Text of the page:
Playwrights' Perspectives

Anne Washburn on Mr. Burns


This play comes from an idea which had been knocking around in my head for years:  I wanted to take a pop culture narrative and see what it meant, and how it changed, after the fall of Civilization.  Really just because I was curious; I write plays because that part of my brain is more entertaining to me than this part of my brain.   

I knew I wanted to start with an act of recollection, with a group of survivors trying to piece together a TV episode.  And to do that, I wanted to work with a group of actors; remembering is complicated; I could make remembering up, but it would never be as rich and complex as the real thing. 

In 2008, Steve Cosson of The Civilians, an investigative theater group of which I am a member, approached me about applying for a NYSCA commission grant and I suggested this project – which had now somehow become about The Simpsons.  I can’t remember how I landed on The Simpsons, although I’m pretty sure it was a light decision; as I remember it, Friends, Cheers, Seinfeld, were all in the mix—any show with a large and dedicated viewership.  

I consider myself a Simpsons fan, but in the loose sense of the word.  I really began watching it largely in reruns, when I began my long post-college career as a temp.  I would come home fried from the reception desk, or the filing, or the data entry, and cook noodles, watch re-runs, despair.  The Simpsons was a brilliant little glimmer in that time.  I didn’t think to take it seriously, but I always admired it, and it always made me laugh.  

It now seems like a really fortunate choice:  if any show has the bones for post-apocalyptic survival, it’s The Simpsons.  So many people enjoy remembering it:  retelling it, quoting it, doing the voices, the gestures; even a terribly reduced population should be able to do a reliable job of putting it back together.  And the characters, when you think about them, are durable archetypes—Bart is a Trickster, Homer the Holy Fool, Marge, I suppose, is a kind of long-suffering Madonna, and then the inhabitants of Springfield are an almost endlessly rich supply of human (and non-human) personalities.  

That summer, Clubbed Thumb—a downtown theater company—had gotten hold of a free rehearsal space they were loaning out—a disused bank vault in a sub basement deep under Wall Street.  We met there, far underground and out of cell phone range, in a room with thick, thick doors and those wheel handles, under a range of flickering fluorescent lights, and asked a group of Civilians actors to remember Simpsons episodes as best they could.  We also asked them to be mindful of the necessities of storytelling; if they couldn’t remember a detail, or a plot segue, they should—as one would, in the wild, in front of a small audience—make something up.  The episode they remembered most vividly was “Cape Feare,” a parody of the Scorsese remake of the film Cape Fear, with Robert De Niro playing the role originated by Robert Mitchum.  The resulting narrative, which I pieced together from several attempts, is... fairly accurate, and I used it as the starting point of the play.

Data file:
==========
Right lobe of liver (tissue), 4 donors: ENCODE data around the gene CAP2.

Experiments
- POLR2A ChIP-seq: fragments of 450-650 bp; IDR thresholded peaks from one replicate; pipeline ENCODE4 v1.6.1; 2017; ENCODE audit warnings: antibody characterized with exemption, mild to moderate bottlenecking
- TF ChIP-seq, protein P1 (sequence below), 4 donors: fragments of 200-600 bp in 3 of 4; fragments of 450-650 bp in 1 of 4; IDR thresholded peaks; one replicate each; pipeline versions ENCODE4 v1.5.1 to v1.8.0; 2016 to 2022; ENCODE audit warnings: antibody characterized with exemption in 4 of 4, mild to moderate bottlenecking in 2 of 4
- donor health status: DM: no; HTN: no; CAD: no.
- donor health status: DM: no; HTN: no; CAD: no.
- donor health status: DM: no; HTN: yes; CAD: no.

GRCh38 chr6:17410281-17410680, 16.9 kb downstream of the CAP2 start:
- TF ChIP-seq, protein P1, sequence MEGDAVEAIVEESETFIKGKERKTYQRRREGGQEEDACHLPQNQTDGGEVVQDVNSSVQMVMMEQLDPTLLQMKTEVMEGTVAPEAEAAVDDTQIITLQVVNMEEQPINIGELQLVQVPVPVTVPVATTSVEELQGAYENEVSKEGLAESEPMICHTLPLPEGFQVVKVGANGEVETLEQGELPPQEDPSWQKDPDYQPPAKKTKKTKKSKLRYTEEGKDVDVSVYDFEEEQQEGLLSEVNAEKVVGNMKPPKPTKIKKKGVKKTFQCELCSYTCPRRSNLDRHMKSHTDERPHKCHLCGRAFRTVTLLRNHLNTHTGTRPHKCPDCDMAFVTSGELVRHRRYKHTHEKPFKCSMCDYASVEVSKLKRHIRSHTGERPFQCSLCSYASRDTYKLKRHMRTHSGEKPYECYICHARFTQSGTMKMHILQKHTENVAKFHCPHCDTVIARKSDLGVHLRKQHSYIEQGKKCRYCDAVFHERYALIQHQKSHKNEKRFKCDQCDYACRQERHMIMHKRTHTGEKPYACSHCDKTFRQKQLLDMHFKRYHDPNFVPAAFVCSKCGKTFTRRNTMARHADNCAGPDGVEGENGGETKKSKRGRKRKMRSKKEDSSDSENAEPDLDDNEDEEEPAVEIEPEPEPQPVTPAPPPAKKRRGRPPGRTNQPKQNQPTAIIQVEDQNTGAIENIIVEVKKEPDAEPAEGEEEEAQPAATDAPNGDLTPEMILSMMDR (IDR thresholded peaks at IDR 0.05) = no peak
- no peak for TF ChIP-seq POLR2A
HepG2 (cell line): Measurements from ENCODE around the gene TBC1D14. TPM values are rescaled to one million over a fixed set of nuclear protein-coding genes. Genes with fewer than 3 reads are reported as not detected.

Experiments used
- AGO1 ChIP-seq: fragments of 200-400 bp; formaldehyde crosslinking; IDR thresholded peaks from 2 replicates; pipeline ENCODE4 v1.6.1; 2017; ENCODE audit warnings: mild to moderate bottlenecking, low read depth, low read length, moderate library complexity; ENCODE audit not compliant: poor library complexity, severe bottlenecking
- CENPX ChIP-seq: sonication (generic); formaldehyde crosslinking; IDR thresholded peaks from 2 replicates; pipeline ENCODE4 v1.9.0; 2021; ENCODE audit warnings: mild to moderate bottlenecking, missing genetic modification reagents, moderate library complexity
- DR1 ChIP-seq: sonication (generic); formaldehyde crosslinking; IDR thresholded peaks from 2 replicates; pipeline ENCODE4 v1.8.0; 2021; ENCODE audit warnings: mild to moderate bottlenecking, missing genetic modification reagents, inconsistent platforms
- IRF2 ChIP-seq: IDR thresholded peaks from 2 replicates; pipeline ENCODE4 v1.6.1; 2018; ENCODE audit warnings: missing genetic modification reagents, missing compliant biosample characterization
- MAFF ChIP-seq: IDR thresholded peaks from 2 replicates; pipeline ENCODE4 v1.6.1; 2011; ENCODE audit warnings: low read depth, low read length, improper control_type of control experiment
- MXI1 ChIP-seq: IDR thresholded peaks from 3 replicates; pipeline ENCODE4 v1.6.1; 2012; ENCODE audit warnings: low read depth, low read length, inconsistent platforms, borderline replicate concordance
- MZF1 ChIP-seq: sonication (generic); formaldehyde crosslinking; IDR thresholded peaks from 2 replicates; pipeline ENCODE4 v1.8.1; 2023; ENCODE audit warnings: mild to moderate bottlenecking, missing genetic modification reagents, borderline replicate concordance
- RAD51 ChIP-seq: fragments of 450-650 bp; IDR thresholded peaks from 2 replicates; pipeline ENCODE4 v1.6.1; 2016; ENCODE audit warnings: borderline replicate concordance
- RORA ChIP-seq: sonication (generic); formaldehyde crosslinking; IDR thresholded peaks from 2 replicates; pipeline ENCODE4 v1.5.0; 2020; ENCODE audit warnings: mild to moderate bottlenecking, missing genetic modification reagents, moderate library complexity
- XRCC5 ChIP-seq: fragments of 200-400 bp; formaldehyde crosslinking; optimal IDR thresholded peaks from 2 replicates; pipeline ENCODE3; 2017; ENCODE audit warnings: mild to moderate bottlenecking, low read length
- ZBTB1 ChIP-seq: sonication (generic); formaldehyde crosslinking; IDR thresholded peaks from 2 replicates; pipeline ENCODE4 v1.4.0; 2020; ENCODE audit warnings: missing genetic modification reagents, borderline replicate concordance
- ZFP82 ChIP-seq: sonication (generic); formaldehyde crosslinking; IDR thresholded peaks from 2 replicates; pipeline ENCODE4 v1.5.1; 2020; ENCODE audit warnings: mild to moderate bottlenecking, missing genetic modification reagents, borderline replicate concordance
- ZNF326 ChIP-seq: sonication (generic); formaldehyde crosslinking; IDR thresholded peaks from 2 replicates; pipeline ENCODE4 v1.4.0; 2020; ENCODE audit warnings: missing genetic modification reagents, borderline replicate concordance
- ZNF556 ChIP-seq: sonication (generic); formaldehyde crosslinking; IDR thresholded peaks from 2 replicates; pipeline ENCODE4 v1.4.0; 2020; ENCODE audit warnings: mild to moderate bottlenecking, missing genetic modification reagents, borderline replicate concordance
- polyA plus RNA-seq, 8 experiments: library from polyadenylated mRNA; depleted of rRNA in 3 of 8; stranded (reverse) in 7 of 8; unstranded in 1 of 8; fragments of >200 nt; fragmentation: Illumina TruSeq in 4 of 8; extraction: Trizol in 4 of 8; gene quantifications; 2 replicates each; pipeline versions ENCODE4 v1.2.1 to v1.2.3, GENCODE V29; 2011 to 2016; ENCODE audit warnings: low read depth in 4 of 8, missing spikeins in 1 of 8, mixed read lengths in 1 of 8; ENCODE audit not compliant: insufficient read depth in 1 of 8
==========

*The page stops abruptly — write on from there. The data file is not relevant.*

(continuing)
When people ask me what this play is about—and I will be honest, I hate that question; if a play can be summed up in one word or phrase it probably isn’t worth the time—I usually say it’s about storytelling.  Which is true.  But there are all kinds of storytelling.  There are stories we create from the air, for fun, and there are the stories which are meant to be acts of remembering.  Our culture—national, family, peer, personal—is defined, not so much by what has happened to us, but by how we remember it, and the story we create from that memory.  And since we don’t really create stories from the air—since all stories, no matter how fanciful, are in some way constructed from our experiences, real or imagined—all storytelling is a remaking of our past in order to create our future.

Anne Washburn
May 2013